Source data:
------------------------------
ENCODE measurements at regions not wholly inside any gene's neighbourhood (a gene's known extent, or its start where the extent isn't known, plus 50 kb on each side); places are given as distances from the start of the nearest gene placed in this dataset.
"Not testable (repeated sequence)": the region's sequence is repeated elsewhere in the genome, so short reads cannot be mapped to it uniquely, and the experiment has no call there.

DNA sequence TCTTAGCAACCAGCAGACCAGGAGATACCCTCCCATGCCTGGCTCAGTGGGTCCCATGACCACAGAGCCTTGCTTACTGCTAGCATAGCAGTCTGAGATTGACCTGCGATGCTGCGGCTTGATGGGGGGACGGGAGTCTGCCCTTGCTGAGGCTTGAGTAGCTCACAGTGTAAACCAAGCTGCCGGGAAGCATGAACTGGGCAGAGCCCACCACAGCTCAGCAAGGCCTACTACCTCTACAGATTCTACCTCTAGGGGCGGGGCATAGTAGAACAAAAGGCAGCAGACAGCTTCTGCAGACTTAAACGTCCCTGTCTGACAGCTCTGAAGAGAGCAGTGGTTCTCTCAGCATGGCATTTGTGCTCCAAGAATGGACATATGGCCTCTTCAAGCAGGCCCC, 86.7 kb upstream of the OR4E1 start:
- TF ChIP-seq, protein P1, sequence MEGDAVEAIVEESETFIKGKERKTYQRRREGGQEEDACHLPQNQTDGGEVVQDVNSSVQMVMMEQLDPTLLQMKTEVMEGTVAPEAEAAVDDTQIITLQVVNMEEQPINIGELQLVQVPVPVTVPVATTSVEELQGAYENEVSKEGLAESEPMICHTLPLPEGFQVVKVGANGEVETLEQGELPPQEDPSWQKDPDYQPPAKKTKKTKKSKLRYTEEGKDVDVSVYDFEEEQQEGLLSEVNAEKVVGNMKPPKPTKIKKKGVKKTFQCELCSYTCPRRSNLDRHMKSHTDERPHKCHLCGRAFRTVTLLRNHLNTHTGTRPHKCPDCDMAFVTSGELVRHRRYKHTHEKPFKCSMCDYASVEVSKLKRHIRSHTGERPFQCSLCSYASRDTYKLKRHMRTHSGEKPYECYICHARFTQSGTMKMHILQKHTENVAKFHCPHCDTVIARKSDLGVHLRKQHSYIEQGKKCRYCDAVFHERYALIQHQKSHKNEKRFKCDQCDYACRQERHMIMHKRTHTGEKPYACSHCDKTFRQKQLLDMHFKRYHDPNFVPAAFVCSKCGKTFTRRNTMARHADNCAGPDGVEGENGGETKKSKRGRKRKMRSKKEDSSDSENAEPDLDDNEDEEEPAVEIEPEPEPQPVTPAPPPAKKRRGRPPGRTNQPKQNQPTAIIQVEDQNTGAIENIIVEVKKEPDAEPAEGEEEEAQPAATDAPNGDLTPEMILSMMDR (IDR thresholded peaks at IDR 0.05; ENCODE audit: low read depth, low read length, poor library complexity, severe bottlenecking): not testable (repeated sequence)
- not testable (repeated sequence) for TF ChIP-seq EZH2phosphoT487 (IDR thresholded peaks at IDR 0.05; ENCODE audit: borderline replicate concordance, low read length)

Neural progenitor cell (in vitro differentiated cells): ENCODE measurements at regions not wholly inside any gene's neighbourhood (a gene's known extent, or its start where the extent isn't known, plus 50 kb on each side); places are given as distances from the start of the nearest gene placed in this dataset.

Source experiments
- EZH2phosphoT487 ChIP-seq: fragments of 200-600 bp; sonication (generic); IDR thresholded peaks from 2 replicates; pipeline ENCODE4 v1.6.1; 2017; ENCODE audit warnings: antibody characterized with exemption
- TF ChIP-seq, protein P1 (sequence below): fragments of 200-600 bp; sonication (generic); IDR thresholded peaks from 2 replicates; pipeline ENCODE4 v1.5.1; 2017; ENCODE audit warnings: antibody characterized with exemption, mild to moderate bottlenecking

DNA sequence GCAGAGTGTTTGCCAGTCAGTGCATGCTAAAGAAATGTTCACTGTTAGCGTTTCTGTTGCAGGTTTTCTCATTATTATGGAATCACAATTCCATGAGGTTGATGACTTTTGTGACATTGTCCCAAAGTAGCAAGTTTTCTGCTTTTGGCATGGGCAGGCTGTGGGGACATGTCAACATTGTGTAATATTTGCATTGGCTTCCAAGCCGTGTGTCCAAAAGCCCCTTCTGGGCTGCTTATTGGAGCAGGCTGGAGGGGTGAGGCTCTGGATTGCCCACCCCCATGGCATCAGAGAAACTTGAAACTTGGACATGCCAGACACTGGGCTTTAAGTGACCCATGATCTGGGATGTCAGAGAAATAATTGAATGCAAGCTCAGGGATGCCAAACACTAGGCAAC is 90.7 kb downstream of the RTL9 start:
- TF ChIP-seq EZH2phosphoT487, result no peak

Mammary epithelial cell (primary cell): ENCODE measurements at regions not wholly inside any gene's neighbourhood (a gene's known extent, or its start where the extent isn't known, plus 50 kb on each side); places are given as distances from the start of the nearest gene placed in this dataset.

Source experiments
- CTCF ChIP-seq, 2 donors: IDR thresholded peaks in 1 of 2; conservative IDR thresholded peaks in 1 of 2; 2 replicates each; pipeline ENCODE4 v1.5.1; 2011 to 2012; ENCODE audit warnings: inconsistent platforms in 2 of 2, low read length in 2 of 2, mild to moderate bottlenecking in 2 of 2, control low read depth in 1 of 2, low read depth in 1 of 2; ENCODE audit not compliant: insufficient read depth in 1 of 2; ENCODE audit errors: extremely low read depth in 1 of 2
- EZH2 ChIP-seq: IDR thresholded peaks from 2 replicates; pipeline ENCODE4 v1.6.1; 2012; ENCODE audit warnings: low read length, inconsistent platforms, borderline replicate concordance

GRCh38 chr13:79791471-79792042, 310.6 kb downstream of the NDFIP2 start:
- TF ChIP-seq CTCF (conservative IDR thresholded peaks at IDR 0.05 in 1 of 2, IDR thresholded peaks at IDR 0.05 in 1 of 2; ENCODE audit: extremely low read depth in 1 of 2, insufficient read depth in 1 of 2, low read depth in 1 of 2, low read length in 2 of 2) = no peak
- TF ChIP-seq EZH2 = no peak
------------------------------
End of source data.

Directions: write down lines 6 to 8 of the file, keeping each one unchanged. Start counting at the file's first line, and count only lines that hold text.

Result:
Neural progenitor cell (in vitro differentiated cells): ENCODE measurements at regions not wholly inside any gene's neighbourhood (a gene's known extent, or its start where the extent isn't known, plus 50 kb on each side); places are given as distances from the start of the nearest gene placed in this dataset.

Source experiments
- EZH2phosphoT487 ChIP-seq: fragments of 200-600 bp; sonication (generic); IDR thresholded peaks from 2 replicates; pipeline ENCODE4 v1.6.1; 2017; ENCODE audit warnings: antibody characterized with exemption